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Local Stage Performers Learn The Fine Points Of Dramatic Swordplay

A woman and a man stand in a grassy field holding sticks in a sword fighting stance as another man looks on.
Tom Flanigan
Milton Derek Nieves (in the background) guides the students through the intricacies of staging sword fights that, while looking dangerously authentic to the audience, keep the performers safe.

The fine art of dramatic swordplay was being taught in the front yard of Tallahassee's Goodwood Museum and Gardens Saturday, July 24. It was hosted by the Southern Shakespeare Company.

The instructor for the occasion was M. Derek Nieves. He noted performing a realistic - but safe - onstage swordfight takes a lot of skill and practice.

"There's got to be the same breathing and concentration and love that goes into learning a soliloquy that goes into crossing swords so that the audience will have the same journey through the fight that they would through the monologue, but also so the safety and integrity of the piece can happen."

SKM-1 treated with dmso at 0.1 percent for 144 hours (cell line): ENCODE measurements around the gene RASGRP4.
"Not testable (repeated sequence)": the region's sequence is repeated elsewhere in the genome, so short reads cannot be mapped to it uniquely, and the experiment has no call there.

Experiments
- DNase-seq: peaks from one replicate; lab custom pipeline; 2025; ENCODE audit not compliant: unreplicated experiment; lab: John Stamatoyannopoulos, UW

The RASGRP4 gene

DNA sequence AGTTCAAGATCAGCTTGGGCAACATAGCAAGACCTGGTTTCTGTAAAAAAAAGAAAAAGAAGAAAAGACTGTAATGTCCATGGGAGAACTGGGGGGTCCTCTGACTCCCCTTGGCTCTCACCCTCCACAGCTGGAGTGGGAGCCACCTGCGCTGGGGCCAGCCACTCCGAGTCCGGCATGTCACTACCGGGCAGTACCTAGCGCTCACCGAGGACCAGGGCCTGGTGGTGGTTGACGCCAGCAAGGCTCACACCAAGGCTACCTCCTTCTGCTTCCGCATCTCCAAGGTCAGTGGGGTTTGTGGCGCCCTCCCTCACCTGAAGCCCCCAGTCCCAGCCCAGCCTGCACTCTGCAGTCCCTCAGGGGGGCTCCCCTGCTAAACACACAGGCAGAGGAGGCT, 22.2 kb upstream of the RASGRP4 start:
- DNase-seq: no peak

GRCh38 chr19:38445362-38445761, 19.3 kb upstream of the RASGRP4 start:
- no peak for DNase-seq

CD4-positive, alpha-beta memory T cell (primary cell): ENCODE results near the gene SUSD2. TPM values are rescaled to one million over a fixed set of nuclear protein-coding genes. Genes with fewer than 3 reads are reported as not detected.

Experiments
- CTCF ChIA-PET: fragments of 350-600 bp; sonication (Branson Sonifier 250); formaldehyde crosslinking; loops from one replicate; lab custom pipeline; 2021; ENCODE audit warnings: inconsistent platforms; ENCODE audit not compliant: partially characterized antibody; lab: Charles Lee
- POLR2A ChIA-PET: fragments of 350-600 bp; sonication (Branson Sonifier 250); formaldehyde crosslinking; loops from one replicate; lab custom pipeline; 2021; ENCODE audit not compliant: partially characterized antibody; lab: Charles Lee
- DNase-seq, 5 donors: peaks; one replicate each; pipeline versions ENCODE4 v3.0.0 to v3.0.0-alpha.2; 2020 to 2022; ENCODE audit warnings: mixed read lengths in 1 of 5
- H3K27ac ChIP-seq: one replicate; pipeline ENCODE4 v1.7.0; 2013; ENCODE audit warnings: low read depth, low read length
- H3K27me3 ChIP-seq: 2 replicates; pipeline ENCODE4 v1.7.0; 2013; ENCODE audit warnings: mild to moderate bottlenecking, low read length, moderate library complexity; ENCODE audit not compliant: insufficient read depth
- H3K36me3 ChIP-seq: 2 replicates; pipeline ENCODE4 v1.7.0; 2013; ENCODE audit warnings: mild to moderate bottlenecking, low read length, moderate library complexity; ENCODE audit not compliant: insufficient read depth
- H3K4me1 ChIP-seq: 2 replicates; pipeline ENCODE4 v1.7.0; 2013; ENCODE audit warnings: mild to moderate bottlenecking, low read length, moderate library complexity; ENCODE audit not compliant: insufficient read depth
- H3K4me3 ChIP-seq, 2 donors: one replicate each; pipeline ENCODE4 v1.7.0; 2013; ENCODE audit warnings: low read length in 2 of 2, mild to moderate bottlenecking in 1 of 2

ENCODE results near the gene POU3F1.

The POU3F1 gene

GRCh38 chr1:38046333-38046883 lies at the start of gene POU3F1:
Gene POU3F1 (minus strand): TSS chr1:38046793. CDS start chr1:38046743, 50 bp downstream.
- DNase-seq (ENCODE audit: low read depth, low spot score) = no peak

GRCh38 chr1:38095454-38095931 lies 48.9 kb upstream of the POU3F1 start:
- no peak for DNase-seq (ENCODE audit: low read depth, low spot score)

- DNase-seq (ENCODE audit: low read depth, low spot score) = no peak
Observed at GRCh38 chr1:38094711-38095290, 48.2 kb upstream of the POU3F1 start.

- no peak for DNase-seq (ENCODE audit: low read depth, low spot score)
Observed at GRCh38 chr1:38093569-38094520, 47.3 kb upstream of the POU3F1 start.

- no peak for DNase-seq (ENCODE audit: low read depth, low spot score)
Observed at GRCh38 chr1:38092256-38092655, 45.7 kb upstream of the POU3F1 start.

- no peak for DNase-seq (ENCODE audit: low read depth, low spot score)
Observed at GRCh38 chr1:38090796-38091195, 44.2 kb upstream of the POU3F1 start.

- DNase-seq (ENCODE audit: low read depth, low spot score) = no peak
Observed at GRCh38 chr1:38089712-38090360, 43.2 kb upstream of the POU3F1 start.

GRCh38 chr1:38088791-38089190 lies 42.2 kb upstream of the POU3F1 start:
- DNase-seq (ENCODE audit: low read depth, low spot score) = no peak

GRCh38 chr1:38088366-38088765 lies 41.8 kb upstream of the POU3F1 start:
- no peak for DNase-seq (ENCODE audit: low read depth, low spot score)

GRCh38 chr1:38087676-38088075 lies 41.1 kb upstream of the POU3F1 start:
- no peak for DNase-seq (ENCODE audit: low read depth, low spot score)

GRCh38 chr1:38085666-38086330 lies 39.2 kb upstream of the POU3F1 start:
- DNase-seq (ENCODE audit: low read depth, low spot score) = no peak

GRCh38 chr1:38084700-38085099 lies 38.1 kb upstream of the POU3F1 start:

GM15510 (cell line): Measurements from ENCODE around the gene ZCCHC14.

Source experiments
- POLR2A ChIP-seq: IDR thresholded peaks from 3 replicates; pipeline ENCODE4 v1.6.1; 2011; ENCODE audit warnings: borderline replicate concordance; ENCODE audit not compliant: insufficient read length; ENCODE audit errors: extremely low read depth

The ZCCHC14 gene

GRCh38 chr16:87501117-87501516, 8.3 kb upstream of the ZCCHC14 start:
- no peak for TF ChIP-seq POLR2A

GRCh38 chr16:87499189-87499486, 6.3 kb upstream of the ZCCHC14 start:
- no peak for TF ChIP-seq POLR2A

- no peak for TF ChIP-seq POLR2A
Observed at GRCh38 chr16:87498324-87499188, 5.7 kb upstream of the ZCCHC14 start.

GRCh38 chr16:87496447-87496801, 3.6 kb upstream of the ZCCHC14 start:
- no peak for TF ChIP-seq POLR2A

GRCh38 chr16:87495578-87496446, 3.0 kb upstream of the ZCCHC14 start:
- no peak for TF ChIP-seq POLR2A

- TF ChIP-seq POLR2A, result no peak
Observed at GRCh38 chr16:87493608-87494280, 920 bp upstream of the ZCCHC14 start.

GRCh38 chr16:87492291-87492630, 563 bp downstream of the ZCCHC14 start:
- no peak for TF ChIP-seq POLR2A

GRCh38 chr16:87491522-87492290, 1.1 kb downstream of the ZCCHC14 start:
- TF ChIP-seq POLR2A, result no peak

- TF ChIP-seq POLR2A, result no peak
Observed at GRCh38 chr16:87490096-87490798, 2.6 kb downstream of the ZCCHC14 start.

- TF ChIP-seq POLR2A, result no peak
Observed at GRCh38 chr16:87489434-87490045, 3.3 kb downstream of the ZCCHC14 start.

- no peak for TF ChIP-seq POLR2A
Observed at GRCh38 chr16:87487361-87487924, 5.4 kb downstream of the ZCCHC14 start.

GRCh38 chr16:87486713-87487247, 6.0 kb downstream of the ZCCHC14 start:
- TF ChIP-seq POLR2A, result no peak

Southern Shakespeare's Communications Director Bianca Montague agreed there's a lot more to it than just randomly clashing swords together.

"What everyone learned today is a much more precise art form than that. You've got to really know what you're doing. So, hopefully, we gave everyone the building blocks to learn that skill."

And at least reduce the number of painfully amateurish and bogus-looking swordfights that have often plagued the area's dramatic performances.

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Tom Flanigan has been with WFSU News since 2006, focusing on covering local personalities, issues, and organizations. He began his broadcast career more than 30 years before that and covered news for several radio stations in Florida, Texas, and his home state of Maryland.

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